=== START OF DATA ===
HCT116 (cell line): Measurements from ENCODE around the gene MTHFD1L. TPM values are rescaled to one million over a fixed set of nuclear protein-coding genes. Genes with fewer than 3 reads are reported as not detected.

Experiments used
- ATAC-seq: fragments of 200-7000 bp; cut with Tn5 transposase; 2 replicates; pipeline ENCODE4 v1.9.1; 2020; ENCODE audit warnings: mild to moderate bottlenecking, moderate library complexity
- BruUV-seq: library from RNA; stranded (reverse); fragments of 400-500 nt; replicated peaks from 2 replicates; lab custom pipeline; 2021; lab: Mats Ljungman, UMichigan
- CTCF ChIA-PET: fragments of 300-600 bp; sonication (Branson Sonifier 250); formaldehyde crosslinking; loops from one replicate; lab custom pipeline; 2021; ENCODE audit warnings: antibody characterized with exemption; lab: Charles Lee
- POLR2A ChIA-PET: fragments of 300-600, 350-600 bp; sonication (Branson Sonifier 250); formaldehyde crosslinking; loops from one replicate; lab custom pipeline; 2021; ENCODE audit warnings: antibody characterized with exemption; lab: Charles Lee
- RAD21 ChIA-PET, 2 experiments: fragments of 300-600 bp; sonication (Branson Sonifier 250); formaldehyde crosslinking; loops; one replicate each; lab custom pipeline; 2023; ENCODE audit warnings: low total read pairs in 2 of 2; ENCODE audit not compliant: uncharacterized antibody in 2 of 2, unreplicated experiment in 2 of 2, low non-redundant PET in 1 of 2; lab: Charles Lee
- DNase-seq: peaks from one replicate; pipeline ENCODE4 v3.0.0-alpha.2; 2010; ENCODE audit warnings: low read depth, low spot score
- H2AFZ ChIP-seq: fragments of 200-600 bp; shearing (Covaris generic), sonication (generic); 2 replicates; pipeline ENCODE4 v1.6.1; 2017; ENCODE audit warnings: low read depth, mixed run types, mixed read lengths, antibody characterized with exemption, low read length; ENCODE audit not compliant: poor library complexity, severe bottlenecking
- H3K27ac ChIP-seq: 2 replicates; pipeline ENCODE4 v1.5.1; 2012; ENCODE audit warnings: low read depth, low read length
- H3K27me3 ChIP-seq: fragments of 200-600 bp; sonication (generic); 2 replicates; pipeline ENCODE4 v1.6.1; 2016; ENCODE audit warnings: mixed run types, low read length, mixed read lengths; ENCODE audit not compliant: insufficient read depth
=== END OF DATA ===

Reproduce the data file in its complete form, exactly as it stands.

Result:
HCT116 (cell line): Measurements from ENCODE around the gene MTHFD1L. TPM values are rescaled to one million over a fixed set of nuclear protein-coding genes. Genes with fewer than 3 reads are reported as not detected.

Experiments used
- ATAC-seq: fragments of 200-7000 bp; cut with Tn5 transposase; 2 replicates; pipeline ENCODE4 v1.9.1; 2020; ENCODE audit warnings: mild to moderate bottlenecking, moderate library complexity
- BruUV-seq: library from RNA; stranded (reverse); fragments of 400-500 nt; replicated peaks from 2 replicates; lab custom pipeline; 2021; lab: Mats Ljungman, UMichigan
- CTCF ChIA-PET: fragments of 300-600 bp; sonication (Branson Sonifier 250); formaldehyde crosslinking; loops from one replicate; lab custom pipeline; 2021; ENCODE audit warnings: antibody characterized with exemption; lab: Charles Lee
- POLR2A ChIA-PET: fragments of 300-600, 350-600 bp; sonication (Branson Sonifier 250); formaldehyde crosslinking; loops from one replicate; lab custom pipeline; 2021; ENCODE audit warnings: antibody characterized with exemption; lab: Charles Lee
- RAD21 ChIA-PET, 2 experiments: fragments of 300-600 bp; sonication (Branson Sonifier 250); formaldehyde crosslinking; loops; one replicate each; lab custom pipeline; 2023; ENCODE audit warnings: low total read pairs in 2 of 2; ENCODE audit not compliant: uncharacterized antibody in 2 of 2, unreplicated experiment in 2 of 2, low non-redundant PET in 1 of 2; lab: Charles Lee
- DNase-seq: peaks from one replicate; pipeline ENCODE4 v3.0.0-alpha.2; 2010; ENCODE audit warnings: low read depth, low spot score
- H2AFZ ChIP-seq: fragments of 200-600 bp; shearing (Covaris generic), sonication (generic); 2 replicates; pipeline ENCODE4 v1.6.1; 2017; ENCODE audit warnings: low read depth, mixed run types, mixed read lengths, antibody characterized with exemption, low read length; ENCODE audit not compliant: poor library complexity, severe bottlenecking
- H3K27ac ChIP-seq: 2 replicates; pipeline ENCODE4 v1.5.1; 2012; ENCODE audit warnings: low read depth, low read length
- H3K27me3 ChIP-seq: fragments of 200-600 bp; sonication (generic); 2 replicates; pipeline ENCODE4 v1.6.1; 2016; ENCODE audit warnings: mixed run types, low read length, mixed read lengths; ENCODE audit not compliant: insufficient read depth